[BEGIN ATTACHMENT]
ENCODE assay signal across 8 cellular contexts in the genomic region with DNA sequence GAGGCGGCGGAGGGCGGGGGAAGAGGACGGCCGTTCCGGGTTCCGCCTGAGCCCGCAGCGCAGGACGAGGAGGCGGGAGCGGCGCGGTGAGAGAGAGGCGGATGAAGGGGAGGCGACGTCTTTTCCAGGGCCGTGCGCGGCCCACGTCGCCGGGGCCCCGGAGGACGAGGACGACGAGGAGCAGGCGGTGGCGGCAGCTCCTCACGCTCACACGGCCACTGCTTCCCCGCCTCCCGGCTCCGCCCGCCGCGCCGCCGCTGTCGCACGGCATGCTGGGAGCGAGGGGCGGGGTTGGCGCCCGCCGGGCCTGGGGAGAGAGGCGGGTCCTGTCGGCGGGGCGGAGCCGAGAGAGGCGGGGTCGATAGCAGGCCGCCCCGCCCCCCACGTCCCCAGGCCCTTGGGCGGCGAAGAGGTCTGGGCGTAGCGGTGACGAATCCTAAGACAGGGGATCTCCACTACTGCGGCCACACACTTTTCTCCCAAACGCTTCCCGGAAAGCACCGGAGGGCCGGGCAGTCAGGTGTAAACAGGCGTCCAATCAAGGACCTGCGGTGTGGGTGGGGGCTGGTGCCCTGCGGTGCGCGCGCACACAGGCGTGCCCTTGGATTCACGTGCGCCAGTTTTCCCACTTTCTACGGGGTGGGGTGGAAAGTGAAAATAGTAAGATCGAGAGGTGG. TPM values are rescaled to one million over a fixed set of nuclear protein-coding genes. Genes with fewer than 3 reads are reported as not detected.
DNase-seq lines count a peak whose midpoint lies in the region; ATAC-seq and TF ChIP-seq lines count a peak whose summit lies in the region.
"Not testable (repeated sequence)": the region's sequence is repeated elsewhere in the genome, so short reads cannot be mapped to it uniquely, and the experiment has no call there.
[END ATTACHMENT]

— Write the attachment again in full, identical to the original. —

ENCODE assay signal across 8 cellular contexts in the genomic region with DNA sequence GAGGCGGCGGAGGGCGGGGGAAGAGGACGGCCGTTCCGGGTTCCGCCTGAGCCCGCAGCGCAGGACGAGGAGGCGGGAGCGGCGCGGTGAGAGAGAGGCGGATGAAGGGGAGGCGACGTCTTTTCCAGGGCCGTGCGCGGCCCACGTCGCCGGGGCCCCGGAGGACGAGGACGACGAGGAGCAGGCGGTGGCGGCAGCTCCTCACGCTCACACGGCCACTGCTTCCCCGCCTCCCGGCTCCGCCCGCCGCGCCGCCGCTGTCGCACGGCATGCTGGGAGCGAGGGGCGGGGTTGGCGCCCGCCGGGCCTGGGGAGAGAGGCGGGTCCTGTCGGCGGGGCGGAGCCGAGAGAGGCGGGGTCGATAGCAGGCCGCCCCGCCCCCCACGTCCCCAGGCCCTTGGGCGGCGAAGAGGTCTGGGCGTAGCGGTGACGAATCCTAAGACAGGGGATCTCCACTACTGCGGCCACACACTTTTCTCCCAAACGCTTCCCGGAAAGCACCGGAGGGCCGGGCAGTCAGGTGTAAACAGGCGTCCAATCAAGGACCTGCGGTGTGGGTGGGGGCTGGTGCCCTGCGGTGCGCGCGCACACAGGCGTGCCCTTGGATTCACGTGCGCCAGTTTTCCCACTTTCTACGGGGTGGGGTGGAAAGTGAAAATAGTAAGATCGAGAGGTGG. TPM values are rescaled to one million over a fixed set of nuclear protein-coding genes. Genes with fewer than 3 reads are reported as not detected.
DNase-seq lines count a peak whose midpoint lies in the region; ATAC-seq and TF ChIP-seq lines count a peak whose summit lies in the region.
"Not testable (repeated sequence)": the region's sequence is repeated elsewhere in the genome, so short reads cannot be mapped to it uniquely, and the experiment has no call there.